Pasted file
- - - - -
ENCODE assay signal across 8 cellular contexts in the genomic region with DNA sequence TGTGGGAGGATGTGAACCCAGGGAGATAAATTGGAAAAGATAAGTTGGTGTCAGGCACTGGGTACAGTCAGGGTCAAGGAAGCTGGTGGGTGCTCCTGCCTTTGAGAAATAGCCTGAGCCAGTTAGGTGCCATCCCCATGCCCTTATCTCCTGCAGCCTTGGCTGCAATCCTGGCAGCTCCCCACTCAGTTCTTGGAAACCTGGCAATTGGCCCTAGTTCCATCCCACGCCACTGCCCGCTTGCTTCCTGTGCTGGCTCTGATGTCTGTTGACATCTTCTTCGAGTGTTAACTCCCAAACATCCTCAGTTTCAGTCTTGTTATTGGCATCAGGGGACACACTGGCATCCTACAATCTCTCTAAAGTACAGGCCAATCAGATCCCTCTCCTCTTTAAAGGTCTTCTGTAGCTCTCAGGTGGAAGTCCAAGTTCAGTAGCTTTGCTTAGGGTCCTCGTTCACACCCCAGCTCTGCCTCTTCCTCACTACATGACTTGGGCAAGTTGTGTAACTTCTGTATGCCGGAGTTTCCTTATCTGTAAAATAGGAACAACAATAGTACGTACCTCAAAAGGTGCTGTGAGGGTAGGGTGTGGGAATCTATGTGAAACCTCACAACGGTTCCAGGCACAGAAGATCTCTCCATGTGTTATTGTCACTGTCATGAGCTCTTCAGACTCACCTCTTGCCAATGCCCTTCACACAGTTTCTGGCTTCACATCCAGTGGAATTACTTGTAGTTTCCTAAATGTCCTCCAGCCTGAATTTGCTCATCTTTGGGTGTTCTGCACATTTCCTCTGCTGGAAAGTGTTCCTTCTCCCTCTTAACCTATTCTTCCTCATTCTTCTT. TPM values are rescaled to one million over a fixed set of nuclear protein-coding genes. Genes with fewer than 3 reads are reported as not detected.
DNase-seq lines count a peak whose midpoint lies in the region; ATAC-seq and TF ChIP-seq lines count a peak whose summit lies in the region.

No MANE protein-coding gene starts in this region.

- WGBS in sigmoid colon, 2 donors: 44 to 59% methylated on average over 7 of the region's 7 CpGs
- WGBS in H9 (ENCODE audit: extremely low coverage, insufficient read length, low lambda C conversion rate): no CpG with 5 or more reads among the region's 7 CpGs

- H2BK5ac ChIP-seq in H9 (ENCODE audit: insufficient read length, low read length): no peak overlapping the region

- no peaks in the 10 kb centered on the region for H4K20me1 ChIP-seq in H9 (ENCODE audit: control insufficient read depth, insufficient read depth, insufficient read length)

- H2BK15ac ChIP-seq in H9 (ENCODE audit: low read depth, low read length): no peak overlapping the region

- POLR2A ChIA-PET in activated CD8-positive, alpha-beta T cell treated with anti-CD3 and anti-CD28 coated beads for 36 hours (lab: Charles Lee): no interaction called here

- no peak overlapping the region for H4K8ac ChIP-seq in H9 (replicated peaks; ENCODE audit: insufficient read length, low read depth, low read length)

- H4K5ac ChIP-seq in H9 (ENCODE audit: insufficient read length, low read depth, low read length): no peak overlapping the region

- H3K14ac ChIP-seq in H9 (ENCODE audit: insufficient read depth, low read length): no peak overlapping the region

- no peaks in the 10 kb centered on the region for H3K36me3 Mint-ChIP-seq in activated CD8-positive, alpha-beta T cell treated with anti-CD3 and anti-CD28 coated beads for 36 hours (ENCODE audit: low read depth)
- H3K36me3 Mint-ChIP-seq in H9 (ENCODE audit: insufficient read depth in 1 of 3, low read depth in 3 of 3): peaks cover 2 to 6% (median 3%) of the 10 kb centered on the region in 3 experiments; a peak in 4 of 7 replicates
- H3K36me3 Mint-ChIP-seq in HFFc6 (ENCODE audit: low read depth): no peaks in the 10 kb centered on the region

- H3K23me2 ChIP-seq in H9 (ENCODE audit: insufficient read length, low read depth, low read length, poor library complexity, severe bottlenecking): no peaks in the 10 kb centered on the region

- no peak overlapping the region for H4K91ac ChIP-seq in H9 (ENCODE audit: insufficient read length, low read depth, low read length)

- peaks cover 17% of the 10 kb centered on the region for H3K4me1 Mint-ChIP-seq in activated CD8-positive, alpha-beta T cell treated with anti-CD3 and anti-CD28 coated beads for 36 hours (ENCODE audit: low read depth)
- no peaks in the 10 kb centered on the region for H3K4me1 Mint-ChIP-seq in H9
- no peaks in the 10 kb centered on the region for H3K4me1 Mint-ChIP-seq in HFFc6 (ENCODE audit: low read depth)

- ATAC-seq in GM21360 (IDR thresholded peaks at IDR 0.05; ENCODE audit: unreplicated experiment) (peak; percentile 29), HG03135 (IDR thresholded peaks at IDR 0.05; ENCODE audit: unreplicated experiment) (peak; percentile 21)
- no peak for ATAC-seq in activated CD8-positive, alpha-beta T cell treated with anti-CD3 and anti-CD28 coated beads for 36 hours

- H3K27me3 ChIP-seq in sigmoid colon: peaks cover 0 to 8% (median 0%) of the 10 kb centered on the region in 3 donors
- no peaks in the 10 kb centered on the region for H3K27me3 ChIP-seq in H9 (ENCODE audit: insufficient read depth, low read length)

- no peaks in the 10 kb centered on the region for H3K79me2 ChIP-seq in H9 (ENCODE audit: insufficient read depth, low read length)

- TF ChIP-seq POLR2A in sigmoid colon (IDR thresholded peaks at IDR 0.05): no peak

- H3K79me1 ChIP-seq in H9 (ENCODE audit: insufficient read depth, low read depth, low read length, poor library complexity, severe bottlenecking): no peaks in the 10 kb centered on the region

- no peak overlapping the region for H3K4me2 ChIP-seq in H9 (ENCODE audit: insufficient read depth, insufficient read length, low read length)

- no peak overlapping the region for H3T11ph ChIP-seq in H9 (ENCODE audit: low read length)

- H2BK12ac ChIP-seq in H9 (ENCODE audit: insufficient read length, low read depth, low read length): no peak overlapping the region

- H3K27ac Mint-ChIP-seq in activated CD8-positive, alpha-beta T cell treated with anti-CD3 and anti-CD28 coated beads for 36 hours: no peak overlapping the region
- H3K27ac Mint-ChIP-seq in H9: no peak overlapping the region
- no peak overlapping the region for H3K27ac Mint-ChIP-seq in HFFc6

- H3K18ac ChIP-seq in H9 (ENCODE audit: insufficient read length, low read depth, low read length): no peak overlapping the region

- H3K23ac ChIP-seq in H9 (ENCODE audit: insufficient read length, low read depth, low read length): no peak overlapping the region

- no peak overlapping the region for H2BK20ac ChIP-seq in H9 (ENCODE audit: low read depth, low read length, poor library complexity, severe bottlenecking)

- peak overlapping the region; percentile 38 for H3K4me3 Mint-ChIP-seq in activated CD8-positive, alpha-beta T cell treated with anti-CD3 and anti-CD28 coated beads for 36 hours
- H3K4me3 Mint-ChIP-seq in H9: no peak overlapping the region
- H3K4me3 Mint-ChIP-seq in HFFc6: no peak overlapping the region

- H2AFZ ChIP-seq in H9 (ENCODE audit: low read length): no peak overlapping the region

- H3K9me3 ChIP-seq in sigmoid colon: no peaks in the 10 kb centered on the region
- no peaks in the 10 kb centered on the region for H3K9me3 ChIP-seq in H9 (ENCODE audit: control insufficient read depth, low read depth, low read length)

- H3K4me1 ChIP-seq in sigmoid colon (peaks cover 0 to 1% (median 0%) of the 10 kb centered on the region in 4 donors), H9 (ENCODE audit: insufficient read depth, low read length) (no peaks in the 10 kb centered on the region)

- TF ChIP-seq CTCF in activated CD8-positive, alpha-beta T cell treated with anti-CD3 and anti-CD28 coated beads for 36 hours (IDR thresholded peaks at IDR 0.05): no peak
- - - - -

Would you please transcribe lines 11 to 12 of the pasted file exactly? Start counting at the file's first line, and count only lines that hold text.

- H4K5ac ChIP-seq in H9 (ENCODE audit: insufficient read length, low read depth, low read length): no peak overlapping the region

- H3K14ac ChIP-seq in H9 (ENCODE audit: insufficient read depth, low read length): no peak overlapping the region